The next morning she went to the door and looked at the sky. The day was perfect. The sun was shining brightly, and a cool, gentle breeze was blowing. Just one tiny cloud was in the sky, and that seemed to be floating toward the sun. As she watched the cloud, she saw it gradually increase in size, and at last down came the rain in great drops. Nothing further was needed to convince Bessie that God wanted her to remain at home; and now her staying was no longer a cross to her.
She ran to her father and explained that God did not want her to go, telling him about her prayer and its answer. Her childish words and simple faith touched her father’s proud heart, but all he said was, “It’s all right, Bessie; but you’ll go down to the landing and say good-by to your friends, won’t you?”
As she told the girls why she could not go with them and watched the gay party leave the shore, she was not sad, but happy. She kept thinking how kind the dear Lord had been to answer her prayer so wonderfully. When bedtime came, she rested sweetly, having no wounded conscience to trouble or accuse her.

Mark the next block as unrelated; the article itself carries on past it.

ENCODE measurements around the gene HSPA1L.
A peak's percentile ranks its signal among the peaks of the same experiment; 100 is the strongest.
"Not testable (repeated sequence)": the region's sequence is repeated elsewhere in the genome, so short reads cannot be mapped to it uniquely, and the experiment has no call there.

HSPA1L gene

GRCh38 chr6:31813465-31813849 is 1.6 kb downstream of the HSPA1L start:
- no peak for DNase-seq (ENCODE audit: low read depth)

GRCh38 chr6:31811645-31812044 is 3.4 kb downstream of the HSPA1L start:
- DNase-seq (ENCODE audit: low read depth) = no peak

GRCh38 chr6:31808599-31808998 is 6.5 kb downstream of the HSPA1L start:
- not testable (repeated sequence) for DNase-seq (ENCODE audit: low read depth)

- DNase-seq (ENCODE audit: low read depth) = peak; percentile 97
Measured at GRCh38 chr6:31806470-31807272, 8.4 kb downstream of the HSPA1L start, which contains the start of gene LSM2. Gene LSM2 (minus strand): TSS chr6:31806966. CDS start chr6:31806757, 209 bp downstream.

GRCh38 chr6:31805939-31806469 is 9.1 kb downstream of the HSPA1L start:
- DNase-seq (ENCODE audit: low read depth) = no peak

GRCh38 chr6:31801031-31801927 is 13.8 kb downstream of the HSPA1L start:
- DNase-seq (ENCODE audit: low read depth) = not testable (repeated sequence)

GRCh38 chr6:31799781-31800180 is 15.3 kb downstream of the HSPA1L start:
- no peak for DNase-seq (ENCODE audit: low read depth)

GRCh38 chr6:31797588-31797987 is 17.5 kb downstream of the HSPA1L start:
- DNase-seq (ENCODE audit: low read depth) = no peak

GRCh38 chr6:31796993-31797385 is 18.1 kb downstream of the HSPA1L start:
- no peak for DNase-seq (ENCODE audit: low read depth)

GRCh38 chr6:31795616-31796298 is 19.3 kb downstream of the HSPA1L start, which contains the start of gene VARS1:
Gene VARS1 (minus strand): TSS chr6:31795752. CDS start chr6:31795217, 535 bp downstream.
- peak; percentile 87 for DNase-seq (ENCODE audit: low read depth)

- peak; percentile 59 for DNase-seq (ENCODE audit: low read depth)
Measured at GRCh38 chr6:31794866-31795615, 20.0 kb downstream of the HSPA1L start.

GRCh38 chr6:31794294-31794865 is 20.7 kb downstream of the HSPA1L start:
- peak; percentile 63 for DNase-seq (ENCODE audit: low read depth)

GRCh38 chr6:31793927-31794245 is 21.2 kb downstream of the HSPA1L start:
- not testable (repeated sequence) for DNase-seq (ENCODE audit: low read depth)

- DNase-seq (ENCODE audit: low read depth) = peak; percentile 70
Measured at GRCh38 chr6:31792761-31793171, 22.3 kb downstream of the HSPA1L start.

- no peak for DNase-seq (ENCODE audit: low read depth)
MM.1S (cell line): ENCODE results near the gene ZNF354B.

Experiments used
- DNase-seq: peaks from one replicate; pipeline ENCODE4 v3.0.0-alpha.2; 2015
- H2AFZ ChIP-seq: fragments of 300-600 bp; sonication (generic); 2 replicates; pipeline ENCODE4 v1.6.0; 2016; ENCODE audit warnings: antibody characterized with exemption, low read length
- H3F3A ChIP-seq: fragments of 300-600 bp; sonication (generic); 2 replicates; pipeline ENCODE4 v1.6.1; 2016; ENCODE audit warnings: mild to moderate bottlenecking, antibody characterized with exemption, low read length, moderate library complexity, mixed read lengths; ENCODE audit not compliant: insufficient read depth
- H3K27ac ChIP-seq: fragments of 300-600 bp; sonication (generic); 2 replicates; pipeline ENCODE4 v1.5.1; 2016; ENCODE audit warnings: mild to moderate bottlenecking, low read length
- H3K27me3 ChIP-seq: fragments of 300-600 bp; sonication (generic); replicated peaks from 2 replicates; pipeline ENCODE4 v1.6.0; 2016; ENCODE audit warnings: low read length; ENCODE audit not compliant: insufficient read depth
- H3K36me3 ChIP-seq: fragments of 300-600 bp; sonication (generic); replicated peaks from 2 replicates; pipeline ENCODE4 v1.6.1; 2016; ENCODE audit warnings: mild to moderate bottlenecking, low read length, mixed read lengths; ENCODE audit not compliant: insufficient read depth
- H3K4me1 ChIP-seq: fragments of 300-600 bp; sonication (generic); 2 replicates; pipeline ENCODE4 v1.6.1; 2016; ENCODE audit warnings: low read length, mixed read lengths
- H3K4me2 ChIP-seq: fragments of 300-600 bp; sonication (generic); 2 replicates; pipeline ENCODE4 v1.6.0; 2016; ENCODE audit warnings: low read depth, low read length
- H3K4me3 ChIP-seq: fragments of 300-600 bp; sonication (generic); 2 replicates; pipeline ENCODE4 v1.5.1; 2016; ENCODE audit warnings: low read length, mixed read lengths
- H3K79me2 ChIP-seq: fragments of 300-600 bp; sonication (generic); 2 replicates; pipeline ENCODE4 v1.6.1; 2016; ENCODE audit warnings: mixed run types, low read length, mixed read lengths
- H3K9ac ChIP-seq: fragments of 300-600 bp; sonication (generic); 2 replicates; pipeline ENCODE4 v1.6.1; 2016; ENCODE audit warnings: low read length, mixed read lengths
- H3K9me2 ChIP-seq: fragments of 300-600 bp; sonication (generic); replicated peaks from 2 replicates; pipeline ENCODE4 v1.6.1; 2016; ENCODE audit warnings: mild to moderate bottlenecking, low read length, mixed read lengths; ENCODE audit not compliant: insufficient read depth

But how about the excursion party? They had an ideal trip on Lake Michigan, attended the show, and started to return. The breeze that had been so gently blowing through the day began to increase at sunset, and by the late hour of their return it had become a gale. But not realizing the fierceness of the storm, they started home. When they reached their own harbor, they found that they could not enter with safety; so they anchored the boat and spent the remainder of the night on the wildly tossing waves. In the morning the wind gradually died away, and the weary, seasick crowd made their way home.
When Bessie learned of their serious experience, she appreciated more than ever the Lord’s goodness in leading her to stay at home.
Mrs. Worthington was greatly encouraged when she saw what a blessing her little girl had received from what appeared to be a sore trial. She felt that the time was opportune to plant the seed of self-control within the young heart. In a little while she found an opportunity to begin.
“Bessie,” she began when ready for the talk, “I have some important things to tell you today. I wish to speak of your future. There comes a time in the life of every girl when she must change from childhood to womanhood; she can not always remain a child. Until this time arrives, she is very dependent and must lean entirely upon her parents’ advice; but as her mind begins to mature, she should be taught the necessity of weighing matters well and of finding out God’s will.